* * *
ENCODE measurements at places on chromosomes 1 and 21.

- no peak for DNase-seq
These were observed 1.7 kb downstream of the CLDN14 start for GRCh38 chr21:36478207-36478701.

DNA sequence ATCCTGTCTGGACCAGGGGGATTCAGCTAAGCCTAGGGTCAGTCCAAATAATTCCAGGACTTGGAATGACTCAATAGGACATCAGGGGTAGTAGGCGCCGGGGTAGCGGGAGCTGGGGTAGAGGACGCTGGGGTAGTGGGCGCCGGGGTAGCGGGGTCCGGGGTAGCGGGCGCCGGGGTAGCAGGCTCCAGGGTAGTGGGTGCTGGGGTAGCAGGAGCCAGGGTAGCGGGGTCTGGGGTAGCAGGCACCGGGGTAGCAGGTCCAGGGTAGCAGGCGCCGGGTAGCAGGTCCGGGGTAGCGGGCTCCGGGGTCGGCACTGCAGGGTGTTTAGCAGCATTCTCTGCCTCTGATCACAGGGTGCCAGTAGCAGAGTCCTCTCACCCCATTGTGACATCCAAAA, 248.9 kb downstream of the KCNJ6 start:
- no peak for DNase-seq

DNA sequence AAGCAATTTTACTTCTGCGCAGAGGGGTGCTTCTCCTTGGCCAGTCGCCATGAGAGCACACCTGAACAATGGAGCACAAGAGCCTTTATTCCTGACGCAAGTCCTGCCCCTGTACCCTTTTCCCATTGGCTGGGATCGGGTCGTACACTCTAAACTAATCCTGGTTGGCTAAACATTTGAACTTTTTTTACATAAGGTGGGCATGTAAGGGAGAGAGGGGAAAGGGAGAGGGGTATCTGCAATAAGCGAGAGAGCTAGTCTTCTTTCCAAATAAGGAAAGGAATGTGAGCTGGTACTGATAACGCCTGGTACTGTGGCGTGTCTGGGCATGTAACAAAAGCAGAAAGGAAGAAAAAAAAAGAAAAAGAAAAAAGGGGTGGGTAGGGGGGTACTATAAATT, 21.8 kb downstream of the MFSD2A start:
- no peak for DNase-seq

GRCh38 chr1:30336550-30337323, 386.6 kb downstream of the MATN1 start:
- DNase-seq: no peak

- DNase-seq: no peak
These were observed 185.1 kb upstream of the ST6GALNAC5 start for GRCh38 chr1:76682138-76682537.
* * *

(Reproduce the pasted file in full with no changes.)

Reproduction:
ENCODE measurements at places on chromosomes 1 and 21.

- no peak for DNase-seq
These were observed 1.7 kb downstream of the CLDN14 start for GRCh38 chr21:36478207-36478701.

DNA sequence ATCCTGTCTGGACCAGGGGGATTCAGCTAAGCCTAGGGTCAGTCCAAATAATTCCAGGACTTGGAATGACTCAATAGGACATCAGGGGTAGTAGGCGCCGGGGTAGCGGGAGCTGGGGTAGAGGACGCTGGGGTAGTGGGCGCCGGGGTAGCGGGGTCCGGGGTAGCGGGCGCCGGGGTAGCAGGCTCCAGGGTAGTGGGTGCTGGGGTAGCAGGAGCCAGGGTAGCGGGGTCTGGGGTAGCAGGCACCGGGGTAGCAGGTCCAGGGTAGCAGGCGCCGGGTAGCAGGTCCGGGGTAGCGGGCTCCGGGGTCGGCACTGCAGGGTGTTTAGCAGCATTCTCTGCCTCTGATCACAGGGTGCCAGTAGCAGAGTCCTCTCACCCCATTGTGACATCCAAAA, 248.9 kb downstream of the KCNJ6 start:
- no peak for DNase-seq

DNA sequence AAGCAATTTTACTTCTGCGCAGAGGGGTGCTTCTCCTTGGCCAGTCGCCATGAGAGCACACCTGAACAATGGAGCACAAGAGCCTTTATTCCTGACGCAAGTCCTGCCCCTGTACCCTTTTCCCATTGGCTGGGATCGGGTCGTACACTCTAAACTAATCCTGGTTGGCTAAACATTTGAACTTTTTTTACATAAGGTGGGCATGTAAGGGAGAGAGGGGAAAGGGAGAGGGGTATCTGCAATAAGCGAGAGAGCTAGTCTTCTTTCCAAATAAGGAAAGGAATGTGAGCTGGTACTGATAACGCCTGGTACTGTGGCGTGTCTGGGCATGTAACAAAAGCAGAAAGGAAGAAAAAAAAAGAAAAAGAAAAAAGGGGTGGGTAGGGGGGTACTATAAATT, 21.8 kb downstream of the MFSD2A start:
- no peak for DNase-seq

GRCh38 chr1:30336550-30337323, 386.6 kb downstream of the MATN1 start:
- DNase-seq: no peak

- DNase-seq: no peak
These were observed 185.1 kb upstream of the ST6GALNAC5 start for GRCh38 chr1:76682138-76682537.